As Australia's Twenty20 team prepared for the first game of its series against New Zealand and England, Nathan Lyon was getting ready to captain the Prime Minister's XI in Canberra.
Despite his standing as a dominant Test bowler after a world-best 63-wicket year in 2017, Lyon is still unable to crack into Australia's squads for 50- and 20-over internationals.
The latest snub was being left out of the squad for the five-game Twenty20 series against two of the country's greatest rivals, starting on Saturday at the SCG.
Selectors preferred left-arm orthodox spinner Ashton Agar and leggie Adam Zampa to Australia's premier off-spinner.
It continued an apparent campaign to make Lyon a red-ball specialist — a cage that he is keen to break out of.
"All three formats is my goal, there's no point hiding behind that," he said.
"That's part of my personal goals, so it's up to me. The ball's in my court if I'm being honest.
"I [have to] go out and perform well and make the selectors make a hard choice. As a professional cricketer that's my job."
Lyon's current plight is an unfortunate reminder of the early stages of his international career, most of which he spent getting sporadically dumped for part-timers and inferior spinners.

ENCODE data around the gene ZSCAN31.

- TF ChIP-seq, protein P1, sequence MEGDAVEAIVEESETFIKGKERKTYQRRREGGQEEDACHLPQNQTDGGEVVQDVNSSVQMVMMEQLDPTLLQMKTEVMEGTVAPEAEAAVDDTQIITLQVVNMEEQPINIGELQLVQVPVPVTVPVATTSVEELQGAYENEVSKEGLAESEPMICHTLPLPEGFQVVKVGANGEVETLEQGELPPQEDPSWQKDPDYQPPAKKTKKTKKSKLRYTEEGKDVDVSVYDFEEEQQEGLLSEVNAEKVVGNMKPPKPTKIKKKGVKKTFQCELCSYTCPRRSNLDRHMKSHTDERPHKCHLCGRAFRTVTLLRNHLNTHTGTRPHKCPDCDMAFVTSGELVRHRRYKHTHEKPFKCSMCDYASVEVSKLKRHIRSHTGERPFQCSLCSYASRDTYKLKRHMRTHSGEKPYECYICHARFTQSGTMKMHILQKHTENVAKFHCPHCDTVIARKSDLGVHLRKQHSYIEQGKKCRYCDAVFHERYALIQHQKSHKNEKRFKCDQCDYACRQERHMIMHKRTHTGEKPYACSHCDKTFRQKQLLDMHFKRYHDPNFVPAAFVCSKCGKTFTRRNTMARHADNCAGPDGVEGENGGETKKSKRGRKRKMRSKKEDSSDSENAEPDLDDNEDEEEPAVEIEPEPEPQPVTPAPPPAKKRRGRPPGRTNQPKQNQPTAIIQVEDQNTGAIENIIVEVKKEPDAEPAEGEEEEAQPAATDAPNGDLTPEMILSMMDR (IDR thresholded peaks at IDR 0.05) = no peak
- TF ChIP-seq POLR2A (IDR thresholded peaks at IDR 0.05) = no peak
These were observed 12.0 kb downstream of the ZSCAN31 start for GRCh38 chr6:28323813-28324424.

Even as Australia's ODI side floundered in its 4-1 series loss to England, Lyon was still not called upon as they searched for a wicket-taker.
"I don't really change my approach to bowling," he said.
"With my bowling it's pretty simple — try and take wickets and try and spin up the back of the ball — it's no rocket science behind my bowling."
It is not as if he is devoid of white-ball credentials.
In his 13 one-day internationals, he has an average just a tick under 35 (better than Agar and on par with Zampa) and his economy rate of 4.93 is the same as Mitchell Starc's.
He also has an elite Big Bash League record, with his 15.2 strike rate and 6.8 economy rate both among the best in tournament history. And yet, he still only has one international T20 over to his name from two years ago almost to the day.
Barring an injury, Lyon will not have a chance to play for Australia again until the Test side reconvenes for a trip to South Africa, which just played host to an increasingly rare phenomenon — a bowlers' series.
"I believe the Australian bowling attack at the moment is probably the best bowling attack in the world," he said.
"So it's going to be one hell of a series with those two bowling groups going at each other."